Despite this recent improvement, there are still currently as few as 350 pairs of stone-curlew breeding in the whole of the UK. The conservation status of woodlark and nightjar as UK breeding birds is similarly insecure, having suffered historic declines due to loss of habitat.

If we fail to safeguard these rare and vulnerable birds in one of their last strongholds, their future will look all the more precarious.

Brandon Community Union, a local campaign group opposing this proposed development, says this about the need to save the special wildlife of the Breckland SPA: “We need to protect and conserve these [species] for future generations to enjoy and cherish. Once it is gone, it is gone forever.” 

How you can help

We have submitted detailed comments opposing the granting of permission for the proposed development . 

You can help prevent this harmful and unnecessary development before it does irreversible damage to the rare habitats and species of the Brecks by writing to the local planning authority (LPA) expressing your concerns about the proposed West Brandon road and housing development.

The more individuals, businesses and organisations that oppose the planning application, the stronger the case for saving the site will be.

Deadline for commenting

The planning application is currently at the public consultation stage and comments on the application can be submitted to while a decision is pending. It is likely that a decision will not be made until October, but the sooner you submit your comments, the more likely it is that the planning officers will have time to consider them.

Help composing your comments

Please do use the information in these pages and associated documents to help you compile your comments. Remember the planning officers receive a large number of responses to the many planning applications they have to process, so:

  • Keep comments succinct
  • Use bullet points to highlight your key concerns
  • Make your comments individual to you

How to submit comments

The planning application falls into the jurisdiction of two local planning authorities - Breckland Council and Forest Heath District Council.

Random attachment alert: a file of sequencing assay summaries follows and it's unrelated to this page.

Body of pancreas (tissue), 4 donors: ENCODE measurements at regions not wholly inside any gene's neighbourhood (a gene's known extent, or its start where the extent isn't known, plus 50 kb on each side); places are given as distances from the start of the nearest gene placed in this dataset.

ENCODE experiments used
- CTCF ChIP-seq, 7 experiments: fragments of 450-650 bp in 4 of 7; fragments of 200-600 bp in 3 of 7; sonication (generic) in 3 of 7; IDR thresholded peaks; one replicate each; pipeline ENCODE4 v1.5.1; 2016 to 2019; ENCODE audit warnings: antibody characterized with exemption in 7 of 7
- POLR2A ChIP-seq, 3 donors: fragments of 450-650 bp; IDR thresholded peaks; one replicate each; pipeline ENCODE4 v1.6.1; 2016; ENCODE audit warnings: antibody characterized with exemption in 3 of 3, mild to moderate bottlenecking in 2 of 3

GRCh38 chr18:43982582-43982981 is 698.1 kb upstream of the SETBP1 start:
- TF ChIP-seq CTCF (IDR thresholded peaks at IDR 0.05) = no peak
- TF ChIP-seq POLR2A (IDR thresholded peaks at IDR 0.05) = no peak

Top tip: If you submit your comment online use a word processing program to compose your comments first and copy and paste into the online form to submit.


To view the planning application and submit your comment to the Breckland Council using the online planning portal:

1) Search for planning application Reference 3PL/2015/0655/O

2) Click the 'Enter comment' button

Alternatively, write to:

Breckland Council

Elizabeth House

Walpole Loke


NR19 1EE

Forest Heath

View the planning application (Ref: DC/15/1072/OUT) on the West Suffolk council's website

Click the 'Comments' to submit your comments. 

N.B. you will need to login or register to make a comment

Alternatively, write to: 

Forest Heath District Council

The Brandon Centre

Bury Road



IP27 0BQ

 Stone curlew Burhinus oedicnemus, at autumn roost, Normanton Down RSPB reserve.

Our position

We are opposed to the proposed West Brandon housing development and road and have submitted a detailed and evidenced representation to the planning authority urging them to refuse the applicant planning permission.

Our primary reason for opposing this development is the hugely damaging and irreversible impact it would have on stone-curlew, woodlark and nightjar - rare and vulnerable species that live in one of the country's most important wildlife protected areas, recognised at European level.